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Jeff Martin
Experienced User
Username: jeff_r_1

Post Number: 125
Registered: 07-2018
Posted on Monday, 24 August, 2020 - 19:57:   Edit PostDelete PostView Post/Check IP

I'd like to see the plugs.
If indeed there is enough oil getting on the plugs to make the engine loose power, one would expect fouling to the point where it would eventually not start at all.
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ALESSANDRO RAMIREZ GAMEZ
New User
Username: alessandro_rg

Post Number: 4
Registered: 04-2020
Posted on Monday, 24 August, 2020 - 21:18:   Edit PostDelete PostView Post/Check IP

Could you please let me know where is the oil breather? Sorry cant find it in the manual.
1960 RR Silver Cloud II
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Hubert Kelly
Frequent User
Username: h_kelly

Post Number: 404
Registered: 03-2012
Posted on Monday, 24 August, 2020 - 21:24:   Edit PostDelete PostView Post/Check IP

By any chance did these symptoms occur after an oil change?. The reason I ask years ago I changed a head gasket on a vw golf used a particular oil which at the time appeared to me to have no viscosity, but I used it as recommended by the motor factors. Anyhow smokey as hell.
I was suspect of the oil, renewed same car was perfect.
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Trevor Pickering
Experienced User
Username: commander1

Post Number: 143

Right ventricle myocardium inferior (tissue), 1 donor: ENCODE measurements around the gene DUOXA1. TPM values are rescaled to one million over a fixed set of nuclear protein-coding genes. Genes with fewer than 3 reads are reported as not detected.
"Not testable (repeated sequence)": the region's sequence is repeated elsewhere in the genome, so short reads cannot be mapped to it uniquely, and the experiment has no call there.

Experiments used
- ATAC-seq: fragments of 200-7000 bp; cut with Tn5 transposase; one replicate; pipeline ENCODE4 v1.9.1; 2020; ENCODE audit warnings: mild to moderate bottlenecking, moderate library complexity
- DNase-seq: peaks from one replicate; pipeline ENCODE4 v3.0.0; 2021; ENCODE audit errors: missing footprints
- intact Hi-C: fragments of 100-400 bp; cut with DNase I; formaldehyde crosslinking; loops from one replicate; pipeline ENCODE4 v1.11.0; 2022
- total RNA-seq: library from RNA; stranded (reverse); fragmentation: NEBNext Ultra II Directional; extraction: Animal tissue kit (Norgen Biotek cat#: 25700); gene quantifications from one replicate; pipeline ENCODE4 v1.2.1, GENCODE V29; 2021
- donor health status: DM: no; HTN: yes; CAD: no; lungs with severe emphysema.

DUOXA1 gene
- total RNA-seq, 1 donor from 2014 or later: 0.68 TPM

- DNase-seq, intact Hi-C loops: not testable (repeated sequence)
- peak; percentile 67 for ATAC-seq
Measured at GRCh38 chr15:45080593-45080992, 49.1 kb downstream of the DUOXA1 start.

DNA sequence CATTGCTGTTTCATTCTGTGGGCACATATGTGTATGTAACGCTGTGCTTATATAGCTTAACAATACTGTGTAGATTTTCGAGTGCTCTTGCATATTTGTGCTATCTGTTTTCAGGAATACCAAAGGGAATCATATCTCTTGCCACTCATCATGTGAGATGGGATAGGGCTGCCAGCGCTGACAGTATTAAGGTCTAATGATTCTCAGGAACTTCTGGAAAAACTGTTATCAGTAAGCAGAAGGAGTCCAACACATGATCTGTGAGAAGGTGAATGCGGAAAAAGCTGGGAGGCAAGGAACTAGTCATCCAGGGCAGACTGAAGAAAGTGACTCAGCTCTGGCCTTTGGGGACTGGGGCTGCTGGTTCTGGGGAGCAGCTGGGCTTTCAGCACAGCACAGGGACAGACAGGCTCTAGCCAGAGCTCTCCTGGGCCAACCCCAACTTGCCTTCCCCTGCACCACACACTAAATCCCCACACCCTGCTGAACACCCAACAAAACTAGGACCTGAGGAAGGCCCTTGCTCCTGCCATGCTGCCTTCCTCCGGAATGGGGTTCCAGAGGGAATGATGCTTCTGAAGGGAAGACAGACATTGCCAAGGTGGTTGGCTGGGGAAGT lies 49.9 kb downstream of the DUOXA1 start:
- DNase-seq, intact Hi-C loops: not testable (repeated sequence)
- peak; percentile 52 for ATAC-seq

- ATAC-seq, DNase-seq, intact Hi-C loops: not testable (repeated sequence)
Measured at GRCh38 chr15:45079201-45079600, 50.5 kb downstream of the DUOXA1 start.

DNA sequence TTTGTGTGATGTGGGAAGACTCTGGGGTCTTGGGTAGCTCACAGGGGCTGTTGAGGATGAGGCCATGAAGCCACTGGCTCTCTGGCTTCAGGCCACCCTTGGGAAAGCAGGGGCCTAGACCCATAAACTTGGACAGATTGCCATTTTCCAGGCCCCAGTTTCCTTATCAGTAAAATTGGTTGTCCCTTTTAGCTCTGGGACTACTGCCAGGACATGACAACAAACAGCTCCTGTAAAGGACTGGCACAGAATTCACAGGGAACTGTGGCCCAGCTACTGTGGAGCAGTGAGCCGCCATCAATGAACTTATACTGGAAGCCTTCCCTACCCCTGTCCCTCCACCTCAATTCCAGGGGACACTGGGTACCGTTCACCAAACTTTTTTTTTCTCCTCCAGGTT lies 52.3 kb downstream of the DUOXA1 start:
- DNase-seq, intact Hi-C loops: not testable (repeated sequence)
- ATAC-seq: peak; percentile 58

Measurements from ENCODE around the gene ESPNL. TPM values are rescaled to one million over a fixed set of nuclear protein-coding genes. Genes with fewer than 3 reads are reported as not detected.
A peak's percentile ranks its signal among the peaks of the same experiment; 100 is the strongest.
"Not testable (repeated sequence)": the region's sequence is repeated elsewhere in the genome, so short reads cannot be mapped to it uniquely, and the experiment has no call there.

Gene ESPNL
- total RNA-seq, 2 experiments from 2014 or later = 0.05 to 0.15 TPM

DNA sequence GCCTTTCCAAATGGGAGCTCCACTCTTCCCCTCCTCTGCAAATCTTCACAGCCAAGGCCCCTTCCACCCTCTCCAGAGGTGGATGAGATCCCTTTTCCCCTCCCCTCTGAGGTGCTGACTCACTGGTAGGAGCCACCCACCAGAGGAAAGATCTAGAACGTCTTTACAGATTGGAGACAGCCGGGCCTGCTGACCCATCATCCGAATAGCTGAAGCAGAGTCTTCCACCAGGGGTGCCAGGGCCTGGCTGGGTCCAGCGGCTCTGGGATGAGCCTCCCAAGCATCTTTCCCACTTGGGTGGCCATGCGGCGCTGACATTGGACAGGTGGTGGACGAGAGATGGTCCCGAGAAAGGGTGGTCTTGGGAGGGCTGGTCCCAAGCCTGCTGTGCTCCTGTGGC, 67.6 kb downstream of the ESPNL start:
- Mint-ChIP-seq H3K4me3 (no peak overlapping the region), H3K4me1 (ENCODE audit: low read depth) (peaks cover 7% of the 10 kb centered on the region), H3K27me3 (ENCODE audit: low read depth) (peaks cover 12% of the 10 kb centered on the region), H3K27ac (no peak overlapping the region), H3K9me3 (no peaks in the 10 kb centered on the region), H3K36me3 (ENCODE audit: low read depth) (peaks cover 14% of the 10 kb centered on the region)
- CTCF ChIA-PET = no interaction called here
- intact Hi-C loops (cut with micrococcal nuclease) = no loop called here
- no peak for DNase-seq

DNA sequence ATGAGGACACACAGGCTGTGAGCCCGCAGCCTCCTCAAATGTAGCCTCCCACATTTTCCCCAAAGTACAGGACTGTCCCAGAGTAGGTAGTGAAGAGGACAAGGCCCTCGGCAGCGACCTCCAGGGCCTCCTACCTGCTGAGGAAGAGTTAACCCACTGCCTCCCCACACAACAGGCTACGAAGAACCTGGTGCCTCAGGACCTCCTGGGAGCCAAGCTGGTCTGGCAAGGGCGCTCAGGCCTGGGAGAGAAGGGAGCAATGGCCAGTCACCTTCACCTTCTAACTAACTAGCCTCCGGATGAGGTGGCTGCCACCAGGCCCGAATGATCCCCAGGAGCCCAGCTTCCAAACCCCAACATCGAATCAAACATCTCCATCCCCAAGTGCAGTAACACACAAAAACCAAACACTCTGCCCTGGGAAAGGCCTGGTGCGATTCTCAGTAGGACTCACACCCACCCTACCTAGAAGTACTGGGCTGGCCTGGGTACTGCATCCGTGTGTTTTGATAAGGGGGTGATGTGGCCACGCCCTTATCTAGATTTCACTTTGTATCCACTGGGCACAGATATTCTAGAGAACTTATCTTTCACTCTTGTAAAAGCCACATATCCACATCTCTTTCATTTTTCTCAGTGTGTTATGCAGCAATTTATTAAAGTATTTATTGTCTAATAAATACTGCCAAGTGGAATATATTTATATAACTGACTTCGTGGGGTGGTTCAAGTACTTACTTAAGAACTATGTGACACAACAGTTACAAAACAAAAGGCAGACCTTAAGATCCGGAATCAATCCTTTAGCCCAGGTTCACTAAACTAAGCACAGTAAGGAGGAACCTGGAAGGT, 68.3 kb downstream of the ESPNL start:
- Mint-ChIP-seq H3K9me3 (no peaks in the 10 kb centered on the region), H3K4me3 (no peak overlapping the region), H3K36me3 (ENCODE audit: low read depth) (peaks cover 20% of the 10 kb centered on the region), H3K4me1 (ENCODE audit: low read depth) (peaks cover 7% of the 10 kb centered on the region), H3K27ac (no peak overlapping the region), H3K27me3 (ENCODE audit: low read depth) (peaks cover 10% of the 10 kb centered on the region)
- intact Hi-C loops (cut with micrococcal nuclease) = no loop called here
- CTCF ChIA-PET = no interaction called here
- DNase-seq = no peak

Registered: 06-2012
Posted on Monday, 24 August, 2020 - 21:48:   Edit PostDelete PostView Post/Check IP

The crank case breather goes into the side of the oil filler just below the cap.
Remove it and clean the gauze filter out.
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Geoff Wootton
Grand Master
Username: dounraey

Post Number: 2222
Registered: 05-2012
Posted on Tuesday, 25 August, 2020 - 02:43:   Edit PostDelete PostView Post/Check IP

Hi Alessandro

I note you live in Southern Spain. A beautiful place to live and nice and hot in summer. 30C typical at this time of year, so I'm thinking another possible cause is heat soak. This is where the under bonnet temperature gets high enough to vaporize the petrol in the carburetor float chambers causing the engine to lose power. Intocar sells a kit to prevent it from happening.

I had the same problem when I lived in Florida but in my case replacing a faulty viscous fan coupling cured the problem by producing, as an additional benefit, a better air flow over the engine. It's still a marginal problem on my Shadow as I can get slight misfiring when restarting a hot engine when the ambient temperature is 30C+. This goes away once the cooler petrol is pumped through. RR introduced a plug and tube assembly (Part Number CD1864) to help prevent the heat soak problem on the Shadows.

This is just another thing to check in addition to all the excellent advice above. Another big possibility in my view, as noted above, is the coil.
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gordon le feuvre
Frequent User
Username: triumph

Post Number: 360
Registered: 07-2012
Posted on Tuesday, 25 August, 2020 - 17:37:   Edit PostDelete PostView Post/Check IP

Alessandro, if engine is NOT actually overheating, symtoms are close to coil breaking down. this would be indicated by unburnt fuel collecting in cylinders prior to final stop. When re-started this oil/fuel mix blown out. I had coil fail in similar fashion on 1963 SC111 a couple years back that i was roadtesting.
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ALESSANDRO RAMIREZ GAMEZ
New User
Username: alessandro_rg

Post Number: 5
Registered: 04-2020
Posted on Saturday, 29 August, 2020 - 06:08:   Edit PostDelete PostView Post/Check IP